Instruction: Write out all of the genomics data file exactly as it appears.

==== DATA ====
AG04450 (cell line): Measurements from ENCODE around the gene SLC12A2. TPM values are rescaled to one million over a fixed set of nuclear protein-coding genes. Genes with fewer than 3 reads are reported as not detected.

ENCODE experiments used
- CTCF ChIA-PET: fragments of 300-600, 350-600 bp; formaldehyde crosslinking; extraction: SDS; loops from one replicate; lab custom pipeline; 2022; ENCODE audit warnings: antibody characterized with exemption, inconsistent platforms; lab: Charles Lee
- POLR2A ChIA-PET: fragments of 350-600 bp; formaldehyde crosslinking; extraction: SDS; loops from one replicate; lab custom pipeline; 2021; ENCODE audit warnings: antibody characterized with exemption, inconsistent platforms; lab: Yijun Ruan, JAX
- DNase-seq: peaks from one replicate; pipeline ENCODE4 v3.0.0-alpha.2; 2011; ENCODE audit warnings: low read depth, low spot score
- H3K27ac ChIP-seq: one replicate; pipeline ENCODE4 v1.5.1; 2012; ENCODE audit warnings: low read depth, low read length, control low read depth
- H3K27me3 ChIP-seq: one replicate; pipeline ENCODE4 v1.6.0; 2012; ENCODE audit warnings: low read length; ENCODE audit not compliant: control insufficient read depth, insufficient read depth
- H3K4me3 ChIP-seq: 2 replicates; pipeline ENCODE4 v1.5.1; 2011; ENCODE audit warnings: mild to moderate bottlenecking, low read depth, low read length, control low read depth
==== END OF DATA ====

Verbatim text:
AG04450 (cell line): Measurements from ENCODE around the gene SLC12A2. TPM values are rescaled to one million over a fixed set of nuclear protein-coding genes. Genes with fewer than 3 reads are reported as not detected.

ENCODE experiments used
- CTCF ChIA-PET: fragments of 300-600, 350-600 bp; formaldehyde crosslinking; extraction: SDS; loops from one replicate; lab custom pipeline; 2022; ENCODE audit warnings: antibody characterized with exemption, inconsistent platforms; lab: Charles Lee
- POLR2A ChIA-PET: fragments of 350-600 bp; formaldehyde crosslinking; extraction: SDS; loops from one replicate; lab custom pipeline; 2021; ENCODE audit warnings: antibody characterized with exemption, inconsistent platforms; lab: Yijun Ruan, JAX
- DNase-seq: peaks from one replicate; pipeline ENCODE4 v3.0.0-alpha.2; 2011; ENCODE audit warnings: low read depth, low spot score
- H3K27ac ChIP-seq: one replicate; pipeline ENCODE4 v1.5.1; 2012; ENCODE audit warnings: low read depth, low read length, control low read depth
- H3K27me3 ChIP-seq: one replicate; pipeline ENCODE4 v1.6.0; 2012; ENCODE audit warnings: low read length; ENCODE audit not compliant: control insufficient read depth, insufficient read depth
- H3K4me3 ChIP-seq: 2 replicates; pipeline ENCODE4 v1.5.1; 2011; ENCODE audit warnings: mild to moderate bottlenecking, low read depth, low read length, control low read depth